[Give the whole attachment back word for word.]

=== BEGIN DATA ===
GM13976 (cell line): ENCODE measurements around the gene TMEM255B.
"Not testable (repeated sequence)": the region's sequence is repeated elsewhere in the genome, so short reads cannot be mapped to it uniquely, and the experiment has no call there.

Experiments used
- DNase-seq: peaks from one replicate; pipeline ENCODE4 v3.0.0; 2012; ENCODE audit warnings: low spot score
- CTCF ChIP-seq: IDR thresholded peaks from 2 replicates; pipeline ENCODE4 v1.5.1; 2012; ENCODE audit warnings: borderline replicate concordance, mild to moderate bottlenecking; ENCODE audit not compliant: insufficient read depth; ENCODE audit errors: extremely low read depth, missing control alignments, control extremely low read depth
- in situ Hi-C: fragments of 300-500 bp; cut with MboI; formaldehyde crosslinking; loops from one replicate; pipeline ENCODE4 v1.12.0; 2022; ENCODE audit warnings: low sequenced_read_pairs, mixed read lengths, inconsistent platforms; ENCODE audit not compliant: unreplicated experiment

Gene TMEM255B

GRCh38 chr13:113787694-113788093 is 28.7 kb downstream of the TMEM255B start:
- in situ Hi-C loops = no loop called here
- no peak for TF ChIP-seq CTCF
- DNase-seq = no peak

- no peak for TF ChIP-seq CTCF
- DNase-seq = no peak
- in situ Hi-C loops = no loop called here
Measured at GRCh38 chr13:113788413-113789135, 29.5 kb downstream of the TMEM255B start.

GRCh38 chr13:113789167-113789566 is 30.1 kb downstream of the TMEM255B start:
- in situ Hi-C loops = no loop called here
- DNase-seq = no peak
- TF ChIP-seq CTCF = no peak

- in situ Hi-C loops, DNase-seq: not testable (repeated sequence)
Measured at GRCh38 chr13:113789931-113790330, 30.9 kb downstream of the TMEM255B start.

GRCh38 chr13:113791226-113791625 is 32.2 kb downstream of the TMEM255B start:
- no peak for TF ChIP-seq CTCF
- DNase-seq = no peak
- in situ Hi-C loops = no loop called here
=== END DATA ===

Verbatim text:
GM13976 (cell line): ENCODE measurements around the gene TMEM255B.
"Not testable (repeated sequence)": the region's sequence is repeated elsewhere in the genome, so short reads cannot be mapped to it uniquely, and the experiment has no call there.

Experiments used
- DNase-seq: peaks from one replicate; pipeline ENCODE4 v3.0.0; 2012; ENCODE audit warnings: low spot score
- CTCF ChIP-seq: IDR thresholded peaks from 2 replicates; pipeline ENCODE4 v1.5.1; 2012; ENCODE audit warnings: borderline replicate concordance, mild to moderate bottlenecking; ENCODE audit not compliant: insufficient read depth; ENCODE audit errors: extremely low read depth, missing control alignments, control extremely low read depth
- in situ Hi-C: fragments of 300-500 bp; cut with MboI; formaldehyde crosslinking; loops from one replicate; pipeline ENCODE4 v1.12.0; 2022; ENCODE audit warnings: low sequenced_read_pairs, mixed read lengths, inconsistent platforms; ENCODE audit not compliant: unreplicated experiment

Gene TMEM255B

GRCh38 chr13:113787694-113788093 is 28.7 kb downstream of the TMEM255B start:
- in situ Hi-C loops = no loop called here
- no peak for TF ChIP-seq CTCF
- DNase-seq = no peak

- no peak for TF ChIP-seq CTCF
- DNase-seq = no peak
- in situ Hi-C loops = no loop called here
Measured at GRCh38 chr13:113788413-113789135, 29.5 kb downstream of the TMEM255B start.

GRCh38 chr13:113789167-113789566 is 30.1 kb downstream of the TMEM255B start:
- in situ Hi-C loops = no loop called here
- DNase-seq = no peak
- TF ChIP-seq CTCF = no peak

- in situ Hi-C loops, DNase-seq: not testable (repeated sequence)
Measured at GRCh38 chr13:113789931-113790330, 30.9 kb downstream of the TMEM255B start.

GRCh38 chr13:113791226-113791625 is 32.2 kb downstream of the TMEM255B start:
- no peak for TF ChIP-seq CTCF
- DNase-seq = no peak
- in situ Hi-C loops = no loop called here